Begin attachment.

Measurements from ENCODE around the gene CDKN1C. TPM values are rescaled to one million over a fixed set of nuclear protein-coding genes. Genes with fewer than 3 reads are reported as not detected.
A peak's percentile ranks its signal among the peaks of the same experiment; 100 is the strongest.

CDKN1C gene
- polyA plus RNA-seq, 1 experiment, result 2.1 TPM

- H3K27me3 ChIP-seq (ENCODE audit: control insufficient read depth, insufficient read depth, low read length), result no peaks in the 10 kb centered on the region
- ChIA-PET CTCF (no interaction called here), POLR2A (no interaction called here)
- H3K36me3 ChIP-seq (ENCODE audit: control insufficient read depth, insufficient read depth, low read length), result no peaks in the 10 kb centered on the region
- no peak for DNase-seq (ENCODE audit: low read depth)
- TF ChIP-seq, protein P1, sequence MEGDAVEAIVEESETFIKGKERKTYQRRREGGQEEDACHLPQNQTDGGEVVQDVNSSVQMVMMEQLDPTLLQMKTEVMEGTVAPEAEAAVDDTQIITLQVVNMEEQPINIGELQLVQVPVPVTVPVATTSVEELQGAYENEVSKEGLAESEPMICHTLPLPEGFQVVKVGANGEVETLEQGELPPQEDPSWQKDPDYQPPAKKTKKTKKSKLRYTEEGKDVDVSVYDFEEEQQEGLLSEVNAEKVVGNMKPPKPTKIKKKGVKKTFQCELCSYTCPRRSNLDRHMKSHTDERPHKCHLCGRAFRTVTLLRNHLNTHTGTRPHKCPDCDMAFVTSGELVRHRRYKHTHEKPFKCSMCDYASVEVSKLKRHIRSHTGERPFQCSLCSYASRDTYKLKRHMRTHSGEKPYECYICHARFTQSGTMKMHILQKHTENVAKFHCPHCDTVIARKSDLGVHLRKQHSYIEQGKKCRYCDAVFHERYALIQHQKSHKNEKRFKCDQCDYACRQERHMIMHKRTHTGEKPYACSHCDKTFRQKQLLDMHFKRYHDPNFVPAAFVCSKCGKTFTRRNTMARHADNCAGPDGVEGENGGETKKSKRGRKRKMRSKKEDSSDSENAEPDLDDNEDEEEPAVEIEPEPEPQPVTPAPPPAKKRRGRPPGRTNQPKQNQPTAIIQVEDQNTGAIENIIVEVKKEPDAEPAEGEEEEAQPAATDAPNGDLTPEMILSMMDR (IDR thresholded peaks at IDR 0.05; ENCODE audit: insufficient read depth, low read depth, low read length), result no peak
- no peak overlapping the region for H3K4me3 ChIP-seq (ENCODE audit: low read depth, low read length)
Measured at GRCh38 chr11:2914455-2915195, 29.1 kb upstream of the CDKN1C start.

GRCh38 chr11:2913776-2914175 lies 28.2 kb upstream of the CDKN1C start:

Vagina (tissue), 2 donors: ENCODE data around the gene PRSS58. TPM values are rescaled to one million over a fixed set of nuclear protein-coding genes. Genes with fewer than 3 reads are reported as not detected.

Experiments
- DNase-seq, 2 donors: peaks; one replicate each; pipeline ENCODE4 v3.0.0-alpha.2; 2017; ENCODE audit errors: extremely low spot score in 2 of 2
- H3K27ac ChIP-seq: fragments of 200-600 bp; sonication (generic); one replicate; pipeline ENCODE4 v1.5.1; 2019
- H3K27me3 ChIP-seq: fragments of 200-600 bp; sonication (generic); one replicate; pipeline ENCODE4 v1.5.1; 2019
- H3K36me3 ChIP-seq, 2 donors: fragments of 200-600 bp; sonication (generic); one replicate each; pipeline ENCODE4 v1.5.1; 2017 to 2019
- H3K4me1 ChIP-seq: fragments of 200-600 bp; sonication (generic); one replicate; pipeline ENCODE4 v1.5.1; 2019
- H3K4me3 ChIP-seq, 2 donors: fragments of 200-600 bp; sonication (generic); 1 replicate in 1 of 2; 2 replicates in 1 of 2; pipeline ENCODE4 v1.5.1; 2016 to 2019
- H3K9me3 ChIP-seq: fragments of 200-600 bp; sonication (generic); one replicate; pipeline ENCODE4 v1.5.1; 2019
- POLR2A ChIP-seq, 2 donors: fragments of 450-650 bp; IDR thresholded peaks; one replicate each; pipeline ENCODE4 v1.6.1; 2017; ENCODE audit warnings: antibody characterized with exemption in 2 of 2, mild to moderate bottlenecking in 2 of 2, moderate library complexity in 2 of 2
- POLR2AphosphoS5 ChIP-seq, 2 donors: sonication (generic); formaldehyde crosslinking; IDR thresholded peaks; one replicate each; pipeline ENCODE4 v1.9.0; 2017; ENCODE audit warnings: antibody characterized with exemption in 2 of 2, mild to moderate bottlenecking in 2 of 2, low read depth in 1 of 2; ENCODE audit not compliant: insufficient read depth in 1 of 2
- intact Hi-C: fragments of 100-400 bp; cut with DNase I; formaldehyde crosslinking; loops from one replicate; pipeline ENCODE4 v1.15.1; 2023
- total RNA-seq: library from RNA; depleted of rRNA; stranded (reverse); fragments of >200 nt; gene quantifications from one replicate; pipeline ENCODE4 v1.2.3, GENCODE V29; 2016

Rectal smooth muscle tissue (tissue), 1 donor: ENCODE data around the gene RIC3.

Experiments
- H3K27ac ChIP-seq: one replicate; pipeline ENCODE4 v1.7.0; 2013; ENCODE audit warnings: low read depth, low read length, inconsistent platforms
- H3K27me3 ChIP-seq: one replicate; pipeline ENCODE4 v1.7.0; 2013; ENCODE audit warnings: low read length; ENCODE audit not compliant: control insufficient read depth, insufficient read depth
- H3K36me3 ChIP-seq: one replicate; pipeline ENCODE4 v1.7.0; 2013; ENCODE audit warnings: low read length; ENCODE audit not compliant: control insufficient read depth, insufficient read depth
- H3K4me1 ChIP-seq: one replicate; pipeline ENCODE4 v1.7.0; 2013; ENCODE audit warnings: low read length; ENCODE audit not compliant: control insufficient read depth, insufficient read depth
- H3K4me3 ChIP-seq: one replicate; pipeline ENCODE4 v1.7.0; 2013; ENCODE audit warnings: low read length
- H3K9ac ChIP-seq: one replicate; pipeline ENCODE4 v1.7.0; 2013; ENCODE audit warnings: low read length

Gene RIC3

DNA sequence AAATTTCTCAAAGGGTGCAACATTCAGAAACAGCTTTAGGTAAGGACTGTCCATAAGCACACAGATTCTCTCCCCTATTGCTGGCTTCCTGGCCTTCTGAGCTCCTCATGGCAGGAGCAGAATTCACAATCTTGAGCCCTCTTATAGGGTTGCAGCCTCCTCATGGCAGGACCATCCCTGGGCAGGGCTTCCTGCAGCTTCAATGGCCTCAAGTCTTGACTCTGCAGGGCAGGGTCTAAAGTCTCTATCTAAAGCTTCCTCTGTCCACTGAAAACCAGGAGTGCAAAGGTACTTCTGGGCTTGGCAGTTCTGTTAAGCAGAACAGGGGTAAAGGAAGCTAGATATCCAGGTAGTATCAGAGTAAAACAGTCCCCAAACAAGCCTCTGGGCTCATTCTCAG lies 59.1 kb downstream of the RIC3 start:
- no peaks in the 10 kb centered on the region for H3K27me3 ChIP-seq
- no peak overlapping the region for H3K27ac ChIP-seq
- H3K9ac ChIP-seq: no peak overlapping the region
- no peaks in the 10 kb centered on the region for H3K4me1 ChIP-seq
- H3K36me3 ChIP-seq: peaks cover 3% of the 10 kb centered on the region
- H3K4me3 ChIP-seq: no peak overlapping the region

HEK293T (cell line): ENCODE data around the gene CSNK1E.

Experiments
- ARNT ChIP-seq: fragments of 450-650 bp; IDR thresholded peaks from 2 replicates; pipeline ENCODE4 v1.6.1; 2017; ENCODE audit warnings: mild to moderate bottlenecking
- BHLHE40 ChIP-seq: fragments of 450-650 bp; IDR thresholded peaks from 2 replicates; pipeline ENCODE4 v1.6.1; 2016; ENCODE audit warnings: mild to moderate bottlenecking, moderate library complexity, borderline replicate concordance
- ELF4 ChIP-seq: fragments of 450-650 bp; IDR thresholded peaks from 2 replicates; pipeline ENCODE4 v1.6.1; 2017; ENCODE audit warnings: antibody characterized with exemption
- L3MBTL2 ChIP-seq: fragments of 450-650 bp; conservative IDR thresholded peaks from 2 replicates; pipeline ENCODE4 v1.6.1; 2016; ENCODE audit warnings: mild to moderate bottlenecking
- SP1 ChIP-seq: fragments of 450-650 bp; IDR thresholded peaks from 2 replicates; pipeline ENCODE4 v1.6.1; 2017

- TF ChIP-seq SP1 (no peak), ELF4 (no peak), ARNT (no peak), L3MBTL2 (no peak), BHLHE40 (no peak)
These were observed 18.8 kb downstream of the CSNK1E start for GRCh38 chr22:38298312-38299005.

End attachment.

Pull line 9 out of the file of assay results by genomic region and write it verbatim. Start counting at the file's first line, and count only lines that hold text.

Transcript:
- TF ChIP-seq, protein P1, sequence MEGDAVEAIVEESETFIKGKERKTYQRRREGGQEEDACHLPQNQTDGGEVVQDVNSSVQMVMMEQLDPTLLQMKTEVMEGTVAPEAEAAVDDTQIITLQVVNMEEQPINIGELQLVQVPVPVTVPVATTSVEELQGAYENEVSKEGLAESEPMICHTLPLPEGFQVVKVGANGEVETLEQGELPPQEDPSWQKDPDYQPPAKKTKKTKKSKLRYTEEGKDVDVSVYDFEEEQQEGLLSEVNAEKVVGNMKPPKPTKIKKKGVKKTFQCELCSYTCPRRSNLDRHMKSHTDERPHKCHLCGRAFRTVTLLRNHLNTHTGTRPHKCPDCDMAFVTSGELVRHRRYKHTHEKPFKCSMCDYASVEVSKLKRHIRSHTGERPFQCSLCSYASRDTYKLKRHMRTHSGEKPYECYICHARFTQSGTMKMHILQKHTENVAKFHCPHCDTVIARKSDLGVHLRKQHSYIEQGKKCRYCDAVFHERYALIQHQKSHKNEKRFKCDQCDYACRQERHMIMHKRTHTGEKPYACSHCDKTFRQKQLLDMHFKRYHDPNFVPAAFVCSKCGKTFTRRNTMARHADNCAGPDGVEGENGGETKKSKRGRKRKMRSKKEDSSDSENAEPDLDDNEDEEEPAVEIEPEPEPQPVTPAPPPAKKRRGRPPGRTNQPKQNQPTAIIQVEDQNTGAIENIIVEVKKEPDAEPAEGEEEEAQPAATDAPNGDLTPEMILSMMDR (IDR thresholded peaks at IDR 0.05; ENCODE audit: insufficient read depth, low read depth, low read length), result no peak